A cold front is moving through middle Tennessee, replacing last week's unbelievable warmth and sunshine with an equally unfathomable wind that can only be described as "blustering." These fronts are the famous sources for countless Whitehead family pressure headaches, and I have one now.
Stress also gives me headaches. The Whitehead family has an abundance of that, too. Last night was particularly stressful for the sorts of reasons that all of humanity has experienced. I won't go into details, but I was glad to be "tucking in another day" (Chris Rice) when bedtime finally rolled around.
It is a blessing the way the Lord restores one's soul after a full night's sleep. Maybe that's part of what it means that God's mercies are "new every morning." Everything seems new in the morning. I apparently clenched my teeth all night and woke up with a killer headache, mind you, but I woke refreshed in spirit if not in body. After a glass of water, a shower, breakfast, sudafed, tylenol, and coffee, I was far better in body too. Next, I set to work on my state of mind with some morning reading.
I have been studying the book of James for the past few weeks. The first week I read chapter 1 every day, the next chapters 1 & 2, and I have worked my way up to 1-3. (One can't use this method with all books, but I like the reinforcement and James is a short one.) The second half of chapter 2 caught my attention today. The subject is Faith, and I need it right now.
I suppose it is only though the blessing of trials that God's word can be made alive to us. I may have been interested in "having faith" before, but it is when my faith is failing that I am most thankful for the Word's elaboration on the subject. James 2:14-26 discusses the invalidity of faith without works. We've both heard that before, but reading it today brought to mind a conversation in which a dear friend was near despair and said he just didn't know how to "have faith" right now. It occurred to me today that these verses address that very problem.
(I'm young. Bear with me.)
Faith seems to me an abstract thing. I say I want to "have faith" and to "believe," but when I'm really struggling I often note that I "don't know how to have faith right now" or that I "don't know how to believe" what I claim to believe. Maybe these verses are the answer to those dilemmas: Faith IS work. Studying grammar taught me to see a linking verb as an equals sign. Thus, the two are not only linked, they are equivalent. "Having faith" and "believing" are not abstract things, they are tangible actions in the form of works. Just as with Hope and Love, I am discovering that it takes a lot of courage, energy, and effort to "have Faith." In fact, all of those seem to involve a lot more "trying" and a lot less "having." This made me think of our conversation last night, how sometimes we just don't know how to be (and the bible telling us "how to be" sometimes doesn't seem to help as much as point out impossibilities). However, the Word always tells us what to do, and that is something tangible. I am thankful for the occasional tangibles of faith (she stated paradoxically)!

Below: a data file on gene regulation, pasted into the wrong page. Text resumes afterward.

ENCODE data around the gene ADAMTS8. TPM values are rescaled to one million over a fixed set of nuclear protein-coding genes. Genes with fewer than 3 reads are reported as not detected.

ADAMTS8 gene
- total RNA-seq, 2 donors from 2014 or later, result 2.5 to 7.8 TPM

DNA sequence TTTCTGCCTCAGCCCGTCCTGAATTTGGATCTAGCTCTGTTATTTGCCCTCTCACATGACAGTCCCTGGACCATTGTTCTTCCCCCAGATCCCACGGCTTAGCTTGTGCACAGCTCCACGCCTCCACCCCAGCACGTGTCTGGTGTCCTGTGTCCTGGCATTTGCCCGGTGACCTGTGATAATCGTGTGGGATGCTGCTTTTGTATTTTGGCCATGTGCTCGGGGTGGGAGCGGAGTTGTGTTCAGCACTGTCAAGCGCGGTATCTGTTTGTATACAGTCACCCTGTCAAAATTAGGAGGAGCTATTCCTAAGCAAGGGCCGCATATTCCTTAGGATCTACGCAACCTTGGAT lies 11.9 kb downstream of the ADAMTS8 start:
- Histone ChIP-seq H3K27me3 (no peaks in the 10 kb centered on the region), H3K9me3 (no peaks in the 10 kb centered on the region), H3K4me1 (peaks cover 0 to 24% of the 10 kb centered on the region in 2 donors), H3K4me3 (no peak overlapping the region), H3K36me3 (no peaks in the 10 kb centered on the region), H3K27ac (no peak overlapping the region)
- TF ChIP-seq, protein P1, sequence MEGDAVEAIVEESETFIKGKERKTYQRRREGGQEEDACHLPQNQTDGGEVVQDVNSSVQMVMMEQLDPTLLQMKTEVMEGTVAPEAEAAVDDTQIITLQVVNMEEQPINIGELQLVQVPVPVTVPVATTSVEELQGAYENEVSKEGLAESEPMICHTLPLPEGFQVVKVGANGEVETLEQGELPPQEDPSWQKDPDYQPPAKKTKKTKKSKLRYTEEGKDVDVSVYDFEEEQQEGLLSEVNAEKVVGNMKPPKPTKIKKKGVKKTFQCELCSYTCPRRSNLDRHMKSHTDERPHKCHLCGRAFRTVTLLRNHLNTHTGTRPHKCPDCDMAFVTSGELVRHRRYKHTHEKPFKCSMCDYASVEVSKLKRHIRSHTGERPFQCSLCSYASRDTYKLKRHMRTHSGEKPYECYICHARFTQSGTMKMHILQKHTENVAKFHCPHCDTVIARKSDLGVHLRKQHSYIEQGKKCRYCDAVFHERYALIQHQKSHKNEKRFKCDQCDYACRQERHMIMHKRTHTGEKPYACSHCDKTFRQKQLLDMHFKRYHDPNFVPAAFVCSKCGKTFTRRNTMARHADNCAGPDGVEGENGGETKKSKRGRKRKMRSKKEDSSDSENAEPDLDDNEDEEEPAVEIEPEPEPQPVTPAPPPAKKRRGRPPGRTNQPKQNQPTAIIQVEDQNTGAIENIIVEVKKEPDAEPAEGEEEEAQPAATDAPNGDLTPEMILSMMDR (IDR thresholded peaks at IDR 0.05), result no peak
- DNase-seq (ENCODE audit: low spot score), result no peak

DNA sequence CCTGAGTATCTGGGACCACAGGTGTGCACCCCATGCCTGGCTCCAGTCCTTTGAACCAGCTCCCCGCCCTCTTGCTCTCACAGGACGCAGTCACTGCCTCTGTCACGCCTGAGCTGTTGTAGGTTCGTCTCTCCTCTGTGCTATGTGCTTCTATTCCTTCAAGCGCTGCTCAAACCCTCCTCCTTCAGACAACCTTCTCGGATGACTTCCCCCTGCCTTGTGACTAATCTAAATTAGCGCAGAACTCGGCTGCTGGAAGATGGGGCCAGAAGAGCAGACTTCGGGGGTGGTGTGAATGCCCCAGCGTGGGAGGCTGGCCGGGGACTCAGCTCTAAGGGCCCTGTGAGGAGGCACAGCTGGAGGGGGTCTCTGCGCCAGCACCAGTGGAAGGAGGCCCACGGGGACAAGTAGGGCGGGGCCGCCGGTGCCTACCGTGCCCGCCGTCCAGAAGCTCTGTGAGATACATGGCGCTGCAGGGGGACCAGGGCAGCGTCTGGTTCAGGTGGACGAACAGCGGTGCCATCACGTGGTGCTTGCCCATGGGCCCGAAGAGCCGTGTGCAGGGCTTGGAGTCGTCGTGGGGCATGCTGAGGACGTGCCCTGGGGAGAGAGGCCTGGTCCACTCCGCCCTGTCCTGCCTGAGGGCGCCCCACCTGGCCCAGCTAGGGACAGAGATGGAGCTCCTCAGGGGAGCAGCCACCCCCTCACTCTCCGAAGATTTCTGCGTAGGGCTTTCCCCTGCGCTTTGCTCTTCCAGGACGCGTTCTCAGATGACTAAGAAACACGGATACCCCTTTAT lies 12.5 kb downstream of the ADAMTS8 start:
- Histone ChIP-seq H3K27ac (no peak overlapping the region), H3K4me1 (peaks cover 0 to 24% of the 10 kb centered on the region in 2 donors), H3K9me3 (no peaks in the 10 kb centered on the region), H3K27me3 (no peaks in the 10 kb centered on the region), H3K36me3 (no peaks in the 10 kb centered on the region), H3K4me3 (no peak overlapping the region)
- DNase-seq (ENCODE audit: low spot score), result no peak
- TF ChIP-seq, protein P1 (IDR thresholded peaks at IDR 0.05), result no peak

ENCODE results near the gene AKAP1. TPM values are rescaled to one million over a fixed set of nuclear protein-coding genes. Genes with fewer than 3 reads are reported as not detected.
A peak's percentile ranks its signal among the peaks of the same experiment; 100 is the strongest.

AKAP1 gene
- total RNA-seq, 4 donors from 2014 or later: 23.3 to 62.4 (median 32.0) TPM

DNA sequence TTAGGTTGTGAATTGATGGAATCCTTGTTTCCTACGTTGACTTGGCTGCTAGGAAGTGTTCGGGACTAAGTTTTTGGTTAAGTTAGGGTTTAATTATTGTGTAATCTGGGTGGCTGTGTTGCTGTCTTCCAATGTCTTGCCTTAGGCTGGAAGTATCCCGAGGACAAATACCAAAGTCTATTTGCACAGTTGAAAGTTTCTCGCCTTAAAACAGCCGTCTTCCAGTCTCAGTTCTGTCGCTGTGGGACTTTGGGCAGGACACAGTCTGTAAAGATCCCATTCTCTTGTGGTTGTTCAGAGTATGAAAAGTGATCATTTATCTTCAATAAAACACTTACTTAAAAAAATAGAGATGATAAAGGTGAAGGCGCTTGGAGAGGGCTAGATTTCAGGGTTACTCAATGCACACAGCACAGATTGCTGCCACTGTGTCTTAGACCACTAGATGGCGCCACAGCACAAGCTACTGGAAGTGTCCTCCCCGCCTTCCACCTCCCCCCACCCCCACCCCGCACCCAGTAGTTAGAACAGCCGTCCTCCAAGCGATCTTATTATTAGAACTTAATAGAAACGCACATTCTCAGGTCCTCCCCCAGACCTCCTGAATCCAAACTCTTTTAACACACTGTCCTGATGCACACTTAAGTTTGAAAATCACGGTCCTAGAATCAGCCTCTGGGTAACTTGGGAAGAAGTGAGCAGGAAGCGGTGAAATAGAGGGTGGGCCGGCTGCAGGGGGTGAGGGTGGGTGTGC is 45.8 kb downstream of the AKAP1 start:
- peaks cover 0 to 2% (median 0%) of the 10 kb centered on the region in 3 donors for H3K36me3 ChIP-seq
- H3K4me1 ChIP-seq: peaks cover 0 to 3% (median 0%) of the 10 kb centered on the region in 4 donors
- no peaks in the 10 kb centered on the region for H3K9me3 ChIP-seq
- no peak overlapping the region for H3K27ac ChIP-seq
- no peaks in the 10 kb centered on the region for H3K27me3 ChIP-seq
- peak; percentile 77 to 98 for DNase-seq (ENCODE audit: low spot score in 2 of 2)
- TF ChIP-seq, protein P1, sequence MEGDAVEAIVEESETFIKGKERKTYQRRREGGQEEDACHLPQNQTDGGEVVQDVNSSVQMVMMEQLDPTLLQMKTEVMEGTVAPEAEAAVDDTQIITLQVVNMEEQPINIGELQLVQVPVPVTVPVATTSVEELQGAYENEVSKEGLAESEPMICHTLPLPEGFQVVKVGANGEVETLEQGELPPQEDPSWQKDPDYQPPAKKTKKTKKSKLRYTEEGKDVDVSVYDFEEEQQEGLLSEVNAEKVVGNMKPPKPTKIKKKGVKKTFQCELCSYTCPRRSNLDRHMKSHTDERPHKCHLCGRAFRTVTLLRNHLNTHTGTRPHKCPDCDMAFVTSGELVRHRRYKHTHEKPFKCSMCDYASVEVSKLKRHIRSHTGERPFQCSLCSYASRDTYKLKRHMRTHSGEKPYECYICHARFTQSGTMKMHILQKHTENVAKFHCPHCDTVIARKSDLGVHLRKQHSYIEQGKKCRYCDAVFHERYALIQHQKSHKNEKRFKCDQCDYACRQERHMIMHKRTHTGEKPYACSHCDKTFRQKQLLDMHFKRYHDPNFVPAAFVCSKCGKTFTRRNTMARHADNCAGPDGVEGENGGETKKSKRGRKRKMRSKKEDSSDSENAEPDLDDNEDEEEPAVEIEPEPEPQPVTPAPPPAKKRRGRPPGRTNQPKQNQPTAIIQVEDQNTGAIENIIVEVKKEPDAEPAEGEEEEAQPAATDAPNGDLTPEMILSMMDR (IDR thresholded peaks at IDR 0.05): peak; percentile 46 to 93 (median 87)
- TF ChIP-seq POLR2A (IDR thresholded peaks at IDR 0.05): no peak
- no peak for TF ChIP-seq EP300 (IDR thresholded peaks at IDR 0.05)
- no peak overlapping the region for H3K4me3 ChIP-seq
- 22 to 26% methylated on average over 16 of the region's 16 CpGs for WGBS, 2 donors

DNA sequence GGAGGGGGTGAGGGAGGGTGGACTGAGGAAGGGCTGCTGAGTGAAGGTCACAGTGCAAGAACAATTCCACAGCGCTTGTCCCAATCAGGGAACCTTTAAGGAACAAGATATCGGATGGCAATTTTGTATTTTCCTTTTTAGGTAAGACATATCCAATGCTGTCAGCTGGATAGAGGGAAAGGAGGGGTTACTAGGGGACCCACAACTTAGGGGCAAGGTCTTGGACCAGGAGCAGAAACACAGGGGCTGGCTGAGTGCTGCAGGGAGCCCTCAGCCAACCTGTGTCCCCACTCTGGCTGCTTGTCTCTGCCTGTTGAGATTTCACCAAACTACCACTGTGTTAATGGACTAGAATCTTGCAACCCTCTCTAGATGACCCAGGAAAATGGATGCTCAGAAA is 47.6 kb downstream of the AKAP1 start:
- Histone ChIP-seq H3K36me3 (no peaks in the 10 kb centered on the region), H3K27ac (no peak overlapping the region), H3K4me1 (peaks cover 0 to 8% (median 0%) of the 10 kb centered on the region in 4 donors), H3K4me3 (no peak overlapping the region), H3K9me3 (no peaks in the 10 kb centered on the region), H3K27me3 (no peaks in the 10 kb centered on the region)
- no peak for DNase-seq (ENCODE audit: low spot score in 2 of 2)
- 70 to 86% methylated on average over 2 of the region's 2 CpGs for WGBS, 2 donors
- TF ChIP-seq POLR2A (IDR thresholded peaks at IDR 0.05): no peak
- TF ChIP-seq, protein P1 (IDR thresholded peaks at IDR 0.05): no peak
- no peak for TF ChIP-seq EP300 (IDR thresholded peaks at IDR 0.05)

An author once illustrated Christianity with the "say like" game. Do you remember?
"Say like I'm an astronaut and this is my rocket ship."
"Say like I'm the mommy, you're the daddy, & teddy is our baby."
Faith and belief are a game of "say like I'm Jesus." In Lauren F. Winners's memoir, Girl Meets God, she narrates from an obscure British novel a scene in which a believer and a cynic are debating God. "Of course I know you believe in it, the cynic says, what I want to know is do you believe in it the way you believe in Australia?"
My answer is usually No. I don't know if "I believe" God is answering my prayers. I don't know if I "have faith" we can overcome the demons that sometimes indwell this house. But I can ACT as if I do. I can continue trudging along in the actions that are required of me, trusting grace to meet me in the middle. I turn to the golden rule. I begin to discover how King David could delight in the Law, how it ceases to be a task and even becomes a relief to meditate on it day and night. The Word tells me what to do, the work of my faith. One of my psych professors said it this way: We cannot think our way into a better way of living, but we can live our way into a better way of thinking.
All that being said, I must finally reminding the pragmatist in me that this "better way of living" is not to effect some change in the world around me but to fulfill my destiny to become more like Christ. It is likely that the fruits of the latter will take care of the former, but I must trust God's sovereignty and, in obedience, take responsibility for myself alone. And I am sure of this, that He who began a good work in me will bring it to completion. . .soon. (Philippians 1)
Well, that's my spiel. It was a bit of a revelation about faith for me, and a much-needed encouragement.
"I am amazed at the patience of my blessed Master & Teacher, but how I love His school!"